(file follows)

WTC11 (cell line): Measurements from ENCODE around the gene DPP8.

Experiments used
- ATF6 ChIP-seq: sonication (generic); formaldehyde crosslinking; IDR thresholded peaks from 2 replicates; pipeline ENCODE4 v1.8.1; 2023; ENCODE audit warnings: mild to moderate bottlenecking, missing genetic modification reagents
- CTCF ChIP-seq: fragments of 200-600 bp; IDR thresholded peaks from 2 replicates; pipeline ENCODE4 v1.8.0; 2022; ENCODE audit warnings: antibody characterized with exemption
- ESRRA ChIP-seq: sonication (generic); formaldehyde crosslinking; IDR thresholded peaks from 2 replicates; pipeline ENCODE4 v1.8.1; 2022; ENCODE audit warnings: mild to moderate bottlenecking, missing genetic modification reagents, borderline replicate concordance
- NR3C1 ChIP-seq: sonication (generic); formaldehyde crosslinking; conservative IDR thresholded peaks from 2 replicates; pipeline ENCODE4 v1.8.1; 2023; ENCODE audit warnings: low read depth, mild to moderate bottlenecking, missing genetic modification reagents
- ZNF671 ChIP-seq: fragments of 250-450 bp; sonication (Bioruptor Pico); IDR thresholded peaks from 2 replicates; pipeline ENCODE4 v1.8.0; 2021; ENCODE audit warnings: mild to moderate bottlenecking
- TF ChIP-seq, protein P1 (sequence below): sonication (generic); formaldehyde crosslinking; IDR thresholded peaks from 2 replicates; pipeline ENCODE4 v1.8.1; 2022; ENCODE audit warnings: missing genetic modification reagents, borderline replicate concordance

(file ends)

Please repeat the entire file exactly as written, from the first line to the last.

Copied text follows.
WTC11 (cell line): Measurements from ENCODE around the gene DPP8.

Experiments used
- ATF6 ChIP-seq: sonication (generic); formaldehyde crosslinking; IDR thresholded peaks from 2 replicates; pipeline ENCODE4 v1.8.1; 2023; ENCODE audit warnings: mild to moderate bottlenecking, missing genetic modification reagents
- CTCF ChIP-seq: fragments of 200-600 bp; IDR thresholded peaks from 2 replicates; pipeline ENCODE4 v1.8.0; 2022; ENCODE audit warnings: antibody characterized with exemption
- ESRRA ChIP-seq: sonication (generic); formaldehyde crosslinking; IDR thresholded peaks from 2 replicates; pipeline ENCODE4 v1.8.1; 2022; ENCODE audit warnings: mild to moderate bottlenecking, missing genetic modification reagents, borderline replicate concordance
- NR3C1 ChIP-seq: sonication (generic); formaldehyde crosslinking; conservative IDR thresholded peaks from 2 replicates; pipeline ENCODE4 v1.8.1; 2023; ENCODE audit warnings: low read depth, mild to moderate bottlenecking, missing genetic modification reagents
- ZNF671 ChIP-seq: fragments of 250-450 bp; sonication (Bioruptor Pico); IDR thresholded peaks from 2 replicates; pipeline ENCODE4 v1.8.0; 2021; ENCODE audit warnings: mild to moderate bottlenecking
- TF ChIP-seq, protein P1 (sequence below): sonication (generic); formaldehyde crosslinking; IDR thresholded peaks from 2 replicates; pipeline ENCODE4 v1.8.1; 2022; ENCODE audit warnings: missing genetic modification reagents, borderline replicate concordance